America's Future Rival: Europe

Europe Learns Lesson From Kosovo: It Needs Military Might Independent of the United States

By David Abel  |  The Boston Globe  |  7/16/1999

WASHINGTON - One day not long from now, if Europe's leaders have their way, the United States will not be the world's lone superpower.

If NATO's nearly three-month war with Yugoslavia proved the potency of US air power, it also demonstrated Europe's continuing military dependence on the United States.

So the continent's leaders on June 3 declared it was time to use the euro, their new currency, to end the disparity and build a powerful Europe capable of acting without help from across the Atlantic.

"The European Union shall play its full role on the international stage," stated a communique issued after the European Union's 15 nations met in Cologne, Germany. "The union must have the capacity for autonomous action, backed up by credible military forces, and a readiness to do so."

The leaders agreed for the first time in the European Union's 42-year history to appoint a single foreign and security policy chief by late 2000 to speak for the increasingly united organization of nations, spearhead the modernization of the continent's military forces, and take charge when diplomacy fails.

While it is unlikely to revive the bipolar tensions of the Cold War, an emboldened Europe, whose total armed forces are greater in size than the US military, might act independently of the United States, pursuing its policies even if they collide with Washington's interests.

Although the commitments from national militaries to a unified European force are far from complete, Europe would eclipse Russia in terms of economic support for any unified military contingent, and its nations possess a nuclear capacity far beyond that of China.

"You could certainly imagine a stronger Europe could conflict with the US in any policy," said Michael O'Hanlon, a military analyst at the Brookings Institution in Washington, who doubted Europe had the wherewithal to make the necessary investments. "But I would love to see Europe more independent. The more they do, the better."

The United States and the unified Europe already have disagreed on economic and political issues, such as the banana trade and the US embargo against Cuba.

Still, at least in the short term, most officials and analysts on both sides of the Atlantic view a more powerful Europe as good for the United States, which has long urged leaders in France, Germany, and Britain to pay for their share of Europe's defense.

They argue the emerging military union would not replace but complement NATO. Its purpose would be to respond to medium-scale crises such as those in Bosnia or Kosovo without direct military help from the United States. Europe's security against larger threats, such as any challenge from a resurgent Russia, would remain NATO's task.

"From our perspective, this is just fine," said Army Colonel Richard Bridges, a Pentagon spokesman. "I would say this is part of the maturation process of the European Union. It's the logical step forward."

European leaders have long dithered on empowering Brussels militarily. The continent, which has suffered catastrophic bloodshed this century, has been wary of rearming and has deferred to the United States since World War II.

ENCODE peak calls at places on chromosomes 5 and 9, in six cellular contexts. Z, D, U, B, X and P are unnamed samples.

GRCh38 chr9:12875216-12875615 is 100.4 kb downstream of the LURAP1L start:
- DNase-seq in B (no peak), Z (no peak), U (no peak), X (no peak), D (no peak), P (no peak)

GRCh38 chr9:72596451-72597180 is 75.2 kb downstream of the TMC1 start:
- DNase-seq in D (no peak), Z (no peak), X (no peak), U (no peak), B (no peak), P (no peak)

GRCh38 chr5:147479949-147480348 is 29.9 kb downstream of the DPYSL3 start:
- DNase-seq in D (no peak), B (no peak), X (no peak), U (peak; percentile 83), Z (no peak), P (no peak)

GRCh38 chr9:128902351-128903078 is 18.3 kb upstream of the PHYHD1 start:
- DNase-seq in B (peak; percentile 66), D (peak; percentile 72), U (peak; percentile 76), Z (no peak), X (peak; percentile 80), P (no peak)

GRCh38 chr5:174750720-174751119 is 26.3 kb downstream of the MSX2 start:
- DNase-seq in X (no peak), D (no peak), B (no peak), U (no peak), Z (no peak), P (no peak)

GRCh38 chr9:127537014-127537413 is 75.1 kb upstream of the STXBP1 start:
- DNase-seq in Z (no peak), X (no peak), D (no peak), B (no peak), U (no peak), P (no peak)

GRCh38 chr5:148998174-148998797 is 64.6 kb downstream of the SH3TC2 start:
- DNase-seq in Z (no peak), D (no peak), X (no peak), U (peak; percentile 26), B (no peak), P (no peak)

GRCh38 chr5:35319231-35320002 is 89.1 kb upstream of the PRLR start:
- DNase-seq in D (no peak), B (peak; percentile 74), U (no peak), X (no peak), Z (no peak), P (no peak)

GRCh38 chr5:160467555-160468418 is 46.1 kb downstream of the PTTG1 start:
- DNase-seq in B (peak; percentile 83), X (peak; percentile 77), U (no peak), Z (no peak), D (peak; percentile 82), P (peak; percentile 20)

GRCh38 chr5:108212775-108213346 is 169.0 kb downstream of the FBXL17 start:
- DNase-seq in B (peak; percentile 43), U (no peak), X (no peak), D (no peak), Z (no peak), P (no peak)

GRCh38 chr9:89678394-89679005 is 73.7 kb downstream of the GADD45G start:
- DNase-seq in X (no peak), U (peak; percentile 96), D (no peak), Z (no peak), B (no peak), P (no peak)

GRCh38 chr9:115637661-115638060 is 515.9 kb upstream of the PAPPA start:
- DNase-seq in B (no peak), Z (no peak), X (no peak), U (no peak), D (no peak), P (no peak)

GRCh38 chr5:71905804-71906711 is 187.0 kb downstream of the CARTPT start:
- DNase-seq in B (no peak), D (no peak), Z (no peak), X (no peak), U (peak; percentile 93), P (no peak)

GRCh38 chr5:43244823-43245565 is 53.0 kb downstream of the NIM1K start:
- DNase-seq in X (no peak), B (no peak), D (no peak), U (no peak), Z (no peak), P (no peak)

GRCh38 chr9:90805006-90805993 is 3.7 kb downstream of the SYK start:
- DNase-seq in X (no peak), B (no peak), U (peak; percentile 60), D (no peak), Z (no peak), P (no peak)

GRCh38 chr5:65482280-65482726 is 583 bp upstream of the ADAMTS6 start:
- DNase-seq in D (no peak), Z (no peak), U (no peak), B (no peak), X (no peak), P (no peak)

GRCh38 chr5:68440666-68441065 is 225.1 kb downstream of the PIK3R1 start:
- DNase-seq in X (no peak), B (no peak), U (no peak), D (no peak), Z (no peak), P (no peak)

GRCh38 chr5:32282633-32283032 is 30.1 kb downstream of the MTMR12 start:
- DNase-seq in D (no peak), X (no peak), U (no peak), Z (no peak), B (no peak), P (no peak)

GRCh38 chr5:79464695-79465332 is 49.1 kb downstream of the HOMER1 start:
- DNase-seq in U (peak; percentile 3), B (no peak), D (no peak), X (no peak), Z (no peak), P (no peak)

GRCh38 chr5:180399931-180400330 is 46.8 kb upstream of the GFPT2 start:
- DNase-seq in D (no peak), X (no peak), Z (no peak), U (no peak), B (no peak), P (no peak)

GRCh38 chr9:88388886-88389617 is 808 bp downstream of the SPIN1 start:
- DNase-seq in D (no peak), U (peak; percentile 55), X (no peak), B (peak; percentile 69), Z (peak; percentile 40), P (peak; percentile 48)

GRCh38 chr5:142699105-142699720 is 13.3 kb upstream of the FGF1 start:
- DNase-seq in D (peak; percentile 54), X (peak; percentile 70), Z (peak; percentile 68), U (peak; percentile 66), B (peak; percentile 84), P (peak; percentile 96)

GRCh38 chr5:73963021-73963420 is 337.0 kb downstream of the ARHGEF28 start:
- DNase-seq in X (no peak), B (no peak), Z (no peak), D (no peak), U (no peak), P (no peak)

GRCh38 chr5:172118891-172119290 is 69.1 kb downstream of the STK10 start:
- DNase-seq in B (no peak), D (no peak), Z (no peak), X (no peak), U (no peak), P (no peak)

But with the end of the Cold War in the early 1990s - as the United States removed two-thirds of its military presence from Europe, Germany reunited, and violence surged in the Balkans, prompting the worst humanitarian crises in Europe since the post-World War II era - a consensus has emerged.

The European Union's 15 leaders have decided to absorb the security foundation built by the 10-nation Western European Union, a long-dormant defense alliance founded a year before NATO in 1948 and also based in Brussels. Former Spanish foreign minister Javier Solana, now NATO's secretary general, agreed to take over as Europe's security chief.

Austria, Ireland, Finland, and Sweden, which are neutral or nonaligned European Union nations, will be able to opt out of any European military or peacekeeping mission, officials said. Besides Britain, Germany, and France, the other EU members are Italy, Belgium, Greece, Spain, Luxembourg, the Netherlands, Denmark, and Portugal.

Colonel Norbert Stier, Germany's military attache to the United States, says there are two main obstacles to Europe's military integration: securing the billions of dollars necessary to build a legitimate force and uniting the political will of the European Union's 15 members.

"The goal is to be able to deal with problems ourselves," Stier said.

While many of Europe's armed forces are well equipped, they lack the ability of the United States to project power anywhere in the world.

The backbone of that power is airlift capability, satellite intelligence, aircraft carriers, and technically superior aircraft.

Though most mock the idea of Europe emerging as a military threat to the United States, they do not doubt that if the continent demonstrates resolve to build military industry, European firms could win lucrative contracts in new NATO countries or in nations that now buy from US defense companies.

"Kosovo has crystallized a lot of things for Europe," said Edwina Campbell, a military historian who specializes in Europe at the National Defense University in Washington. "There may be rivalries and competition, and certain companies may get hurt, but in the long term, it's for the good. You don't want weak allies."